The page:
Kingshold, D.P. Woolliscraft

Kingshold is a difficult book for me to review. On paper, this book has everything I might want from a political fantasy – it’s tinged with humor and features some common but welcome fantasy tropes. The cover is some of the most beautiful fantasy artwork I have ever seen, and were I to see this…

Faithless, Graham Austin-King

There is no shortage of blacksmithing in fantasy. From the very beginning, we had dwarves pounding mithril in the ancient Mines of Moria, and after Tolkien, it is almost rare to find a fantasy novel without some type of weapon-smithing or armor-forging. But something being common does not mean that it is well-told nor interesting….

Kings of Paradise, Richard Nell

Kings of Paradise begins unlike any book I have ever read. I young boy sits before a fire, roasting parts of a human child over a fire so that he might cannibalize the dead remains. This circumstantial cannibal is Ruka, and he is one of the most complicated and intriguing characters I have ever read…

The Poppy War, R.F. Kuang

Upon finishing The Poppy War, I had two very pressing questions: Why was it called The Poppy War, and why does the cover show, presumably, its main character wielding a bow when she never even touches one within the book’s pages? I was not questioning the book’s plot, it’s quite solid, nor the characters, which are…

City of Kings, Rob J. Hayes

Originally posted over at Fantasy Hive One of the first fantasy books I ever read was David Gemmell’s Legend. Legend is the story of a siege and a retired hero who comes down from his mountain retreat to sacrifice his life to hold that siege. It’s a titanic book, even at a mere 345 pages,…

Nevernight, Jay Kristoff

It is rare for me to find a book, fantasy or otherwise, that I so immediately connect with and enjoy. It happened with my first Haruki Murakami novel, with Senlin Ascends of course, and to my surprise with Pierce Brown’s Red Rising trilogy. If I judged books solely on their cover, I might have guessed…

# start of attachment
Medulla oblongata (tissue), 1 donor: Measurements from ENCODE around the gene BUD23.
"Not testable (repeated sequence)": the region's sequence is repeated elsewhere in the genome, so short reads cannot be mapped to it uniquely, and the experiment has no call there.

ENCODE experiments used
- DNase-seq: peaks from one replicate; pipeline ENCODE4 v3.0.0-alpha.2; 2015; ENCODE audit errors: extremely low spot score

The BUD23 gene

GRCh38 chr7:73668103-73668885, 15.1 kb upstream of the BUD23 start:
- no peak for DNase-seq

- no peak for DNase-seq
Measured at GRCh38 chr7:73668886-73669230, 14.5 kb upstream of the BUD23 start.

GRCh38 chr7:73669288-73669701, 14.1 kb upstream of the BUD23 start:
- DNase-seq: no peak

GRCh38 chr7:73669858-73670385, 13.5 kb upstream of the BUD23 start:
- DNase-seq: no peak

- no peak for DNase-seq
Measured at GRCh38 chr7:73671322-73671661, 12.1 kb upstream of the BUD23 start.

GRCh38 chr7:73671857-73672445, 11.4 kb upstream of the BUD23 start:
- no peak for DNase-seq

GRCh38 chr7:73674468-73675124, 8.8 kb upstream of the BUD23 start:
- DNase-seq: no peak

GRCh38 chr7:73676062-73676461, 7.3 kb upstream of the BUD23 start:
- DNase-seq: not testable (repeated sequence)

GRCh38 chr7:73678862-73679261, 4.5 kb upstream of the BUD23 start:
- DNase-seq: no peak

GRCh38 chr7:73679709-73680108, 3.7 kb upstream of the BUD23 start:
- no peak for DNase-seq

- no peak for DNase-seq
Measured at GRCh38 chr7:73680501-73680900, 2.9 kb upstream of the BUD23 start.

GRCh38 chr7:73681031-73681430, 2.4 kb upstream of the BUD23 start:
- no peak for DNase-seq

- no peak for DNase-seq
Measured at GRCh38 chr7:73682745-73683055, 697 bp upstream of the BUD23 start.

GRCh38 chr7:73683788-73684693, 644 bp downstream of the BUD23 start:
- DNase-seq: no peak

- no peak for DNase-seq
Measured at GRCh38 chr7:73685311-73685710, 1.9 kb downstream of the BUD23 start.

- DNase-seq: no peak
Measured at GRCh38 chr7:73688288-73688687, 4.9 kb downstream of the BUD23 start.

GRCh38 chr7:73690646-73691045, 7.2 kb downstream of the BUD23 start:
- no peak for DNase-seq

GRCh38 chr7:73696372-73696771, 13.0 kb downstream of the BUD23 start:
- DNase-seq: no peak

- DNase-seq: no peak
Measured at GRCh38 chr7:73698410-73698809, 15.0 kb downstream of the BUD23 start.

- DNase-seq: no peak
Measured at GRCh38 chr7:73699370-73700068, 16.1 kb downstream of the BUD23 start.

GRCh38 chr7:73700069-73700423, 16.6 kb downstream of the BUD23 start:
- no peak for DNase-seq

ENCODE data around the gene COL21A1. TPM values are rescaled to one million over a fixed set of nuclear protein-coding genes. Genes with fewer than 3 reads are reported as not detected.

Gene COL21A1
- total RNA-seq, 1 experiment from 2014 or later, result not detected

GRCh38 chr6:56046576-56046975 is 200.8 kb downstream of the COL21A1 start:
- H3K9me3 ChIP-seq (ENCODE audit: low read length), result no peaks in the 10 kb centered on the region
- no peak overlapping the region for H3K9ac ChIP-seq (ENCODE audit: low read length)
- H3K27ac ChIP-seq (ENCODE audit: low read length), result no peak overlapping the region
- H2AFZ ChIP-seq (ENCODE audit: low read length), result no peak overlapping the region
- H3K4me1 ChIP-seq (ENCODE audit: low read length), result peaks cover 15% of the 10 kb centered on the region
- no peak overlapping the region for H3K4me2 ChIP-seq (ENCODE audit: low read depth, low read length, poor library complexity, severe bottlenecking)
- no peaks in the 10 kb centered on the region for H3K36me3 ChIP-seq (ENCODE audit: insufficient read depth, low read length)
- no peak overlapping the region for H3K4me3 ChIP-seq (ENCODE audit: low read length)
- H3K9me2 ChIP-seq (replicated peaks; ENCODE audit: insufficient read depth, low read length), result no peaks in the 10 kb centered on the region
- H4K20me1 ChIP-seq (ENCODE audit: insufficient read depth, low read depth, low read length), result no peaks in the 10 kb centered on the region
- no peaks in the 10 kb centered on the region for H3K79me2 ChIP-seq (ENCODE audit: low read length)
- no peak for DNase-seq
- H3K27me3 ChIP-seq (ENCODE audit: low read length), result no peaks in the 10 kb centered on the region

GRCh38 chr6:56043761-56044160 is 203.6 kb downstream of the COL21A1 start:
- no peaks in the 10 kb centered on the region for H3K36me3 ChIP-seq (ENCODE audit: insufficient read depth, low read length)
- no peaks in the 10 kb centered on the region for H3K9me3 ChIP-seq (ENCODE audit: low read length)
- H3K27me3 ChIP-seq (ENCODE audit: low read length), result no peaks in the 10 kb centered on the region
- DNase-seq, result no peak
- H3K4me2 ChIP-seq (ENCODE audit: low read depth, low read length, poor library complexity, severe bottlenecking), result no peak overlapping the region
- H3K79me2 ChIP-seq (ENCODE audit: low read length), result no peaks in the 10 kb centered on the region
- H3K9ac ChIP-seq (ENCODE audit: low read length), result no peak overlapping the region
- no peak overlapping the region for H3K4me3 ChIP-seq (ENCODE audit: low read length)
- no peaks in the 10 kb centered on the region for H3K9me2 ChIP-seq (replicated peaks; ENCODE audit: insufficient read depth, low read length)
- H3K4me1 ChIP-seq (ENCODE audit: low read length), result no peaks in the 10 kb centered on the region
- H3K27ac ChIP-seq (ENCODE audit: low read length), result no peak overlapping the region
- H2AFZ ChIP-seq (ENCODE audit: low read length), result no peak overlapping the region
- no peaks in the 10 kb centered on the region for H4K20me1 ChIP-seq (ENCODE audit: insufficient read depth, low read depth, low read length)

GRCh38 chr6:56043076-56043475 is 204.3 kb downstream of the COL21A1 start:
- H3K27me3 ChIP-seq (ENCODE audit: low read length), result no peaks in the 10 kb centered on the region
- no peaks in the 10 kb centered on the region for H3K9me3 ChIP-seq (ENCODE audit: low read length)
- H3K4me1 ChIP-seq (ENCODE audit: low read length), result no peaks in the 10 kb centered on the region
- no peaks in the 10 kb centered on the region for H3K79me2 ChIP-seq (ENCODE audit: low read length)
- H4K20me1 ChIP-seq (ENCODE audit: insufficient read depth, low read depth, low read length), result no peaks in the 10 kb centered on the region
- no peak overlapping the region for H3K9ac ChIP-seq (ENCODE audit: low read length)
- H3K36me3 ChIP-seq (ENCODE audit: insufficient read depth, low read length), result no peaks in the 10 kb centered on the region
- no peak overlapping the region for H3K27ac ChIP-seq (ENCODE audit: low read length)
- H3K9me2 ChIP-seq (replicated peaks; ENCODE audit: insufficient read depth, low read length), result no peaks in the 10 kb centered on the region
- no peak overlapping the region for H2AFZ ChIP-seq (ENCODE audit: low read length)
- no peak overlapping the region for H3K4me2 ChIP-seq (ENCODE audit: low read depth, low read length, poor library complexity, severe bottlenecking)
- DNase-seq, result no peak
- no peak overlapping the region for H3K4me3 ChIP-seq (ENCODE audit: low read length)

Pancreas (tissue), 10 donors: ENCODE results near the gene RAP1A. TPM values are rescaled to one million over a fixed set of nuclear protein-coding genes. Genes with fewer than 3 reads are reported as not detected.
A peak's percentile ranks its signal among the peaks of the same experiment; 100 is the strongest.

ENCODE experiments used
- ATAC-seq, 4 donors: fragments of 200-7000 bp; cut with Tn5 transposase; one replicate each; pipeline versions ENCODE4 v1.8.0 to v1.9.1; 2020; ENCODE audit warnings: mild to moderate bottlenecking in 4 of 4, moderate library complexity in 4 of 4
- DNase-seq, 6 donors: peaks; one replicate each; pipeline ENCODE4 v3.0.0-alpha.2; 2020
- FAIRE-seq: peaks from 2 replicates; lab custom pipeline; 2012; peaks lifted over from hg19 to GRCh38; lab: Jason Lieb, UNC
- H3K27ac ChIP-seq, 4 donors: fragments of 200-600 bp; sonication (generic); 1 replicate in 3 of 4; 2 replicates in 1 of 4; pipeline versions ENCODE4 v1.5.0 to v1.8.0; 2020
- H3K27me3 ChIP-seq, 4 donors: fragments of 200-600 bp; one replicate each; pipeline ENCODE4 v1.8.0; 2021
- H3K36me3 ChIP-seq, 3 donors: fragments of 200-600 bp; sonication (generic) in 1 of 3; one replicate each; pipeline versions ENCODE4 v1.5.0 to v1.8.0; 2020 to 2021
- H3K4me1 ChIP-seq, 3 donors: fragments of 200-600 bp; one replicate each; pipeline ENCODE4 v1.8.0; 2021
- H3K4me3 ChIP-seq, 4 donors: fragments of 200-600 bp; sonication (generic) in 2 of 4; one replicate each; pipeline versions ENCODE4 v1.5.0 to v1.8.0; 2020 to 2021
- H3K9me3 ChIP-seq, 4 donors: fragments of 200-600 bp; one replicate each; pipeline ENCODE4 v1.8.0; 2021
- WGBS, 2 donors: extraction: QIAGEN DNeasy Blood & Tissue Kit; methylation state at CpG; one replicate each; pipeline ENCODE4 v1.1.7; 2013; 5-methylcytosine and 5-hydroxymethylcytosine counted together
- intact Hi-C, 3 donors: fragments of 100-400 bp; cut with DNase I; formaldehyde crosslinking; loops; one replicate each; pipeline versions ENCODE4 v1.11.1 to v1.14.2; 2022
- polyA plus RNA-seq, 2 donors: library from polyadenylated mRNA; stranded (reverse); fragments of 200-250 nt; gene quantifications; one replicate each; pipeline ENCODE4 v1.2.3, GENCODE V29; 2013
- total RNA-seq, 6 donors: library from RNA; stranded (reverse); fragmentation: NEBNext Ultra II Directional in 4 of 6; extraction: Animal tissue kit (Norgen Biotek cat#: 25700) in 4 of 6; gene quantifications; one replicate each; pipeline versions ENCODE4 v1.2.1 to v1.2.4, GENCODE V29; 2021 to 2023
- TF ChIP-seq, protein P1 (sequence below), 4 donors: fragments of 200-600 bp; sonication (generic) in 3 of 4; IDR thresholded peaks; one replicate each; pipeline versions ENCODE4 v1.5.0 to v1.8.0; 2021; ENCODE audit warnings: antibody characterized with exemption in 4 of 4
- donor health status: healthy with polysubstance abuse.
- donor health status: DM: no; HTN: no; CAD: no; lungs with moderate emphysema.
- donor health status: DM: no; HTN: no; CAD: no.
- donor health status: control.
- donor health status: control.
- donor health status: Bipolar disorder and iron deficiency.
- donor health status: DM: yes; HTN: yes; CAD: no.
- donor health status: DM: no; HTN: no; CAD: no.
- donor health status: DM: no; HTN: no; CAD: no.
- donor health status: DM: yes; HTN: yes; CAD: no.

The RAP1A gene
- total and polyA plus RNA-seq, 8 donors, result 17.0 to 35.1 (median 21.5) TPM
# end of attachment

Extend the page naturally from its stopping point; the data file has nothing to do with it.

Quill, A.C. Cobble

Quill is a new type of fantasy for me, but one that I feel has been lacking in my life. I have a fondness for the colonial periods of our world history, despite the innumerable horrors inflicted upon native peoples during the imperialist rampage. There is a sense of adventure and discovery to this time period…

Sin Eater, Mike Shel

If I had been the sole judge in 2018’s recently wrapped up SPFBO, I would have chosen Mike Shel’s Aching God to win it all. His elegant prose and measured pacing won me over from the start, enough that I had to order a print copy of the book halfway through because I didn’t feel that reading…

Seven Blades in Black, Sam Sykes

Sal the Cacophony is a hell of a character. I don’t know that I’ve read her equal, though Monza Murcatto from Joe Abercromie’s Best Served Cold is close. These deadly ladies share a few common characteristics, from their ability to extract death from the unlikeliest of circumstances, to their completely unforgiving and exacting attitudes towards any and every one. They are…